Lex Lingus Elasticus

@ K. 1997

When one concept in a natural language tightens its meaning
other concepts compensate by loosening.

Back in the early days of Mad and Panic comics, one of them had a page lampooning comic book ads. One of the ads was illustrated by a pair of cartoons of a fat lady before and after donning the product: a corset. The “before” lady was as fat as only the illustrators of those great graphic originals could make her: she was ringed with fat rolls something like the Michelin tire man. The same fat “lady” — same cartoon lips, eyes, jowls and rolls of fat, in the “after” illustration, was as svelte as any of the belles in Gone with the Wind from her pubis to her bosom, but all that didn’t fit had ballooned horribly. Fifteen chins had become thirty-six. Her belly was redistributed down to her already frightening thighs. The rest of her torso oozed up and out from her bodice like oatmeal cooked in too small a pan.

I asked Ann Gaines of EC Publications if I could get a scan of it to share with you here. She didn’t recognize it to be from Mad. So it must have been Panic. Or Cracked. One of the imitators. (I’d kept my old Mads for decades through dozens of moves, many of them from one elevatorless sixth-floor walk-up to another. (Ah, student days. Mine have never ended.) But I finally yielded to my wife’s importuning, shuttling from Maine back to New York in 1969 or 1970, and recycled them.)

The linguistic illustration I’d had in mind was Thomas Jefferson’s declaration that all men were created equal, made while he kept slaves. How do we scan that, Jeff? by making it all the more arbitrary who qualifies as “man”! What tyrant couldn’t make the same claim so long as he controlled the definition of the terms? All men were equal in bad King John’s day so long as you exempt the king on the one side (as being divine) and the peasants on the other side (as being animals).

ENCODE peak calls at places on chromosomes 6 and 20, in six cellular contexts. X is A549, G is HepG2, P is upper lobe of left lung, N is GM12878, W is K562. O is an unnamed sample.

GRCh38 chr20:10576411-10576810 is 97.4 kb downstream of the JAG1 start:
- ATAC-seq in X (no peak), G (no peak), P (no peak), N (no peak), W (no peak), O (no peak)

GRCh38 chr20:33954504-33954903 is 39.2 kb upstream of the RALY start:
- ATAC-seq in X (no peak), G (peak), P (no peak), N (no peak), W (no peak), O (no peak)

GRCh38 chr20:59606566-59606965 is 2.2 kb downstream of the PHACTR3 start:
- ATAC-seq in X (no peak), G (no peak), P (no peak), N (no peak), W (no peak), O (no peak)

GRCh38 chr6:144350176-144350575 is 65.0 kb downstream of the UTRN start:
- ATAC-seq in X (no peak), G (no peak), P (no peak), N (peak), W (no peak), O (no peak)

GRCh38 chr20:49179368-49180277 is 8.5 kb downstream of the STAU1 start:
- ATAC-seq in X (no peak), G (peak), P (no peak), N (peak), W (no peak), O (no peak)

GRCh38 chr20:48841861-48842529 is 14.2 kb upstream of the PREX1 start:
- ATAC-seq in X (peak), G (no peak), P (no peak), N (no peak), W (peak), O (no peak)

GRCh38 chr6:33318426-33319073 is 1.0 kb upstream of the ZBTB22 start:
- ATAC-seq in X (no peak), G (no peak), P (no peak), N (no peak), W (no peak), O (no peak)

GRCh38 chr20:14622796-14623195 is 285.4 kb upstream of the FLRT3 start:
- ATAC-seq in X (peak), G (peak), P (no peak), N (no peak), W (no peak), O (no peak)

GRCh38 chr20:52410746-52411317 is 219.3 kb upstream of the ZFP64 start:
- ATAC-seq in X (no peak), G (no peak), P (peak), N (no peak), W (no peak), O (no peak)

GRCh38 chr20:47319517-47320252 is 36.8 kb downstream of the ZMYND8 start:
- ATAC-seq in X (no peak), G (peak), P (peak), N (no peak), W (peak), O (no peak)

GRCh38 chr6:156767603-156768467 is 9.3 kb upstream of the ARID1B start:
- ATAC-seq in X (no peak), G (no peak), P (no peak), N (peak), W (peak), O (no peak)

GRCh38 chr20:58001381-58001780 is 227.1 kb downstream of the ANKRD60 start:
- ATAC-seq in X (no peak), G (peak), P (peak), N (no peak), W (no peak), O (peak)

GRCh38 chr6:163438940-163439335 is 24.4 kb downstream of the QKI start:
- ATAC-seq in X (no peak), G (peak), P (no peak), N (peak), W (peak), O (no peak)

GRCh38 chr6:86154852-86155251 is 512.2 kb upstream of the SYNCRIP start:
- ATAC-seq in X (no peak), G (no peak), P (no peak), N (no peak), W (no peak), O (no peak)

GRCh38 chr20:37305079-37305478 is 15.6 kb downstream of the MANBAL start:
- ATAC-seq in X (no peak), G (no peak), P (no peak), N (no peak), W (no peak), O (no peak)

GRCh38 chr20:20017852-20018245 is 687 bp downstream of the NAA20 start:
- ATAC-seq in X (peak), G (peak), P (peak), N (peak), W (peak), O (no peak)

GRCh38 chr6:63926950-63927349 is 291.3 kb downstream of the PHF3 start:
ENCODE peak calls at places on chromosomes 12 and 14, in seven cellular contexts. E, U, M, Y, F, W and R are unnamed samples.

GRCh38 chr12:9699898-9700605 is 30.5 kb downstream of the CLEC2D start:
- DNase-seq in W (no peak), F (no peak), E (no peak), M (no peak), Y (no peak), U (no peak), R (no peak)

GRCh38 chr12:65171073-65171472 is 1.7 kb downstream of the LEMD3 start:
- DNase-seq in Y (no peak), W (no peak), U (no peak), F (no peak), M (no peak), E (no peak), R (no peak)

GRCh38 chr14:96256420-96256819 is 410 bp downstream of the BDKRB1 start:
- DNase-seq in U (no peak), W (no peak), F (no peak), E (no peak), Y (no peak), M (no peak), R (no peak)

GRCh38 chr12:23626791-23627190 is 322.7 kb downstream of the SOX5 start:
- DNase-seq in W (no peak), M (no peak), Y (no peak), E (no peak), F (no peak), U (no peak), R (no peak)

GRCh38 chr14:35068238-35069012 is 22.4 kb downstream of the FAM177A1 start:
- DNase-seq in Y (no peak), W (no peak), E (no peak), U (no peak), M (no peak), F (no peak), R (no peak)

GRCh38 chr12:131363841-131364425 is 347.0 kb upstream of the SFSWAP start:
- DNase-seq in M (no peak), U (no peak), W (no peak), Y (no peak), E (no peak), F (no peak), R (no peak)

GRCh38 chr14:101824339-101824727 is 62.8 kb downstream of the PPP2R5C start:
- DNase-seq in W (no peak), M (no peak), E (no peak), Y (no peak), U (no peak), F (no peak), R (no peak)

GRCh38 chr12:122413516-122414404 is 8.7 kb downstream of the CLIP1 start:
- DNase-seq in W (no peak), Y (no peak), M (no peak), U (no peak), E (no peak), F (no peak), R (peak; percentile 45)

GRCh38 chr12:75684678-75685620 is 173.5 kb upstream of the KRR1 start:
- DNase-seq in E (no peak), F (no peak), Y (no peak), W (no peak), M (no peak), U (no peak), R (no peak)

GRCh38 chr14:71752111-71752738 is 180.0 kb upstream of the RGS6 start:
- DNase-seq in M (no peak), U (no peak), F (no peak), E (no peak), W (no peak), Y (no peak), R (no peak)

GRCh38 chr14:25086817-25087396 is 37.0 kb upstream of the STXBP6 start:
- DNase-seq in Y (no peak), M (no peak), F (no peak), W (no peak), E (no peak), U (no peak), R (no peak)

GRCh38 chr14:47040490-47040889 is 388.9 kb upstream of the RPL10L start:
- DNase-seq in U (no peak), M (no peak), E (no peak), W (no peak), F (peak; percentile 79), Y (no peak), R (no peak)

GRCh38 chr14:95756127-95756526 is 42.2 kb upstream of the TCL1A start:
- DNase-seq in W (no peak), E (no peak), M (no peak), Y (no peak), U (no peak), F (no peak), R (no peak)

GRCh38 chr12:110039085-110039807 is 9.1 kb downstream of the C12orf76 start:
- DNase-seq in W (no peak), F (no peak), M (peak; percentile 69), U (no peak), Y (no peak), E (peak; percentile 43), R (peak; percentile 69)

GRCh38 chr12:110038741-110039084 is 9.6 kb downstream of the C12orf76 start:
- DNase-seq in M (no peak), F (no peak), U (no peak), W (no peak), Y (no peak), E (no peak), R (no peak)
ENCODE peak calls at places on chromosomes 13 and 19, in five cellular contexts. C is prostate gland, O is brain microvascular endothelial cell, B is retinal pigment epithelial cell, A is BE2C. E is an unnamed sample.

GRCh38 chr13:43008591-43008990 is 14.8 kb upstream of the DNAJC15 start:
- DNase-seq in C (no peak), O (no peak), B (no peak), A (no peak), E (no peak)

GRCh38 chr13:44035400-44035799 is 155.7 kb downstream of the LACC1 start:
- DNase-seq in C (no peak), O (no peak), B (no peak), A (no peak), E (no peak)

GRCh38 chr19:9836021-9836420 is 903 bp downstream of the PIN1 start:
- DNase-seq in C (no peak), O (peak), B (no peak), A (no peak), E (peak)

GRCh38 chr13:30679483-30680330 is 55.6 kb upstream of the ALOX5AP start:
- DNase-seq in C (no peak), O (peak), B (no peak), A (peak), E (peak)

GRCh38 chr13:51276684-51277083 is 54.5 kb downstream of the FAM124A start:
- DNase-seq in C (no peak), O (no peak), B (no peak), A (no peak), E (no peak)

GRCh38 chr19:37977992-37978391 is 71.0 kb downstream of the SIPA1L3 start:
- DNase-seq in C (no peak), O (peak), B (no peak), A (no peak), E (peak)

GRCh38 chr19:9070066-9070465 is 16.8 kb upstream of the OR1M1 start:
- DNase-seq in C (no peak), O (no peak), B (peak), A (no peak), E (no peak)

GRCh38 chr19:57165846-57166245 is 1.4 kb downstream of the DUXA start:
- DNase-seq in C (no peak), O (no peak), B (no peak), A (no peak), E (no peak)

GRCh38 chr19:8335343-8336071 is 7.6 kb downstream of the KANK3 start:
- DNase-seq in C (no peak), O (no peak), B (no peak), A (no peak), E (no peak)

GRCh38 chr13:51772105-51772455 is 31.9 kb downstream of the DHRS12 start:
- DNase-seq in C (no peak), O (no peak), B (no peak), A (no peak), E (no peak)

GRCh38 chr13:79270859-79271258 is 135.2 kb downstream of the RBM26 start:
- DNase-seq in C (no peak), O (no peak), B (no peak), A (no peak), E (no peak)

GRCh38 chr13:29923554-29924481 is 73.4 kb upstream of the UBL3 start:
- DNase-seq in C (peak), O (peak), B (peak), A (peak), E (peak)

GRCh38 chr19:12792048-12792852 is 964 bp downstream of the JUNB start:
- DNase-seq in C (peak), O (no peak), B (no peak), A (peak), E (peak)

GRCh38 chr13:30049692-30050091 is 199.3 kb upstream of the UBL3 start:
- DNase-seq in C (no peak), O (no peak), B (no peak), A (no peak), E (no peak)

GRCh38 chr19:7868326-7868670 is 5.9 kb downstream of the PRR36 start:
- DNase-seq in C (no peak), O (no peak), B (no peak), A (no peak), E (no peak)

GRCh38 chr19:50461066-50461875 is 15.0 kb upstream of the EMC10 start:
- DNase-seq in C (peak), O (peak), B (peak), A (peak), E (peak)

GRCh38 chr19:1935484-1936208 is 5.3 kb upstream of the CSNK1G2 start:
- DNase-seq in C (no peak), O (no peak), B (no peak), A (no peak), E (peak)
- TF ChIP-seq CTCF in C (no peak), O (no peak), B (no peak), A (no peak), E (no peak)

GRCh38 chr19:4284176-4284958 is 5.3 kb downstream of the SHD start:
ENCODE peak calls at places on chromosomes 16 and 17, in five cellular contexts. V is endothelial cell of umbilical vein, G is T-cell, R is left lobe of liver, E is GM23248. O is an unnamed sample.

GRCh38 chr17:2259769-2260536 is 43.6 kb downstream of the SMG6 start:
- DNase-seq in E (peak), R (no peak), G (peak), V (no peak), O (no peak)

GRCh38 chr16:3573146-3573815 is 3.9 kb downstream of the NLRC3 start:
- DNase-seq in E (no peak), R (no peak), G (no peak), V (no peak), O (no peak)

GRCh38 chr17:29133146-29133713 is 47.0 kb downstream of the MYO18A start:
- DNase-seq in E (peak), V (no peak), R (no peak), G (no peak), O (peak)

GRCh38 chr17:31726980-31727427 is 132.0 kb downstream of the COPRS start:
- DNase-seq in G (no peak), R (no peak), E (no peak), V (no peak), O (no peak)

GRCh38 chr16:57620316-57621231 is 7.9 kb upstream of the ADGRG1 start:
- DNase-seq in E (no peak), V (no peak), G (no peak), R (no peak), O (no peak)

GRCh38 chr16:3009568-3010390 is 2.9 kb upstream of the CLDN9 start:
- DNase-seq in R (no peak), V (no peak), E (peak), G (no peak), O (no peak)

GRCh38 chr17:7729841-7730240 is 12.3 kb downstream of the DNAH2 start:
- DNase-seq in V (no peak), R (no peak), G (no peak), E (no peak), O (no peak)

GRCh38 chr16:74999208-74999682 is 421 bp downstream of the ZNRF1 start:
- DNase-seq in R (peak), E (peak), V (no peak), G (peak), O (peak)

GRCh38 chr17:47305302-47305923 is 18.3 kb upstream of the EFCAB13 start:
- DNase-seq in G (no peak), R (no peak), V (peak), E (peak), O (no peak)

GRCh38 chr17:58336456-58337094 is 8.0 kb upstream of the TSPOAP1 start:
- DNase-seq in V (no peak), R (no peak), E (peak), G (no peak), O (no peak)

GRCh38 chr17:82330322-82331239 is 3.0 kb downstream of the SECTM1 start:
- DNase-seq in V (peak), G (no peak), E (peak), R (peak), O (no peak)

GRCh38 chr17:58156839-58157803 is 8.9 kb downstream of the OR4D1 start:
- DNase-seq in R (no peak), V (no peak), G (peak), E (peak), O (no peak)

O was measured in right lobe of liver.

This piece spun off from one of my 1997 Thinking as Mental Modeling pieces though the thoughts were worked out in the 1960s (posted at pkTools 2009 May 23). The universities didn’t understand a word I said then, and they haven’t since.
The context in the Mental Modeling piece was credit: the government and the banks can define your “credit” as whatever they’ve written down about you. The terms are neither fixed nor necessarily true.

2011 10 14 The concept relates to a point pk has long made about the law: with its tradition of dismissing frivolous lawsuits without careful examination. By a similar habit of thought the Brinks robbers can dismiss the police evidence as frivolous: so long as the thieves control the budget of time and money for examination. In kleptocracies the thieves always control the budgets. The Church can dismiss any suggestion that God’s name is Allah. The plantation owners can dismiss any hint that slaves might be human. The professors can dismiss as frivolous any evidence that Galileo saw satellites around Jupiter. … Just as the society of 1970 dismissed as frivolous my suggestions that an unregulated internet could displace state-run schools.

About pk

Seems to me that some modicum of honesty is requisite to intelligence. If we look in the mirror and see not kleptocrats but Christians, we’re still in the same old trouble.
This entry was posted in language, pk Teaching, thinking tools. Bookmark the permalink.

Leave a Reply

Fill in your details below or click an icon to log in:

WordPress.com Logo

You are commenting using your WordPress.com account. Log Out /  Change )

Google photo

You are commenting using your Google account. Log Out /  Change )

Twitter picture

You are commenting using your Twitter account. Log Out /  Change )

Facebook photo

You are commenting using your Facebook account. Log Out /  Change )

Connecting to %s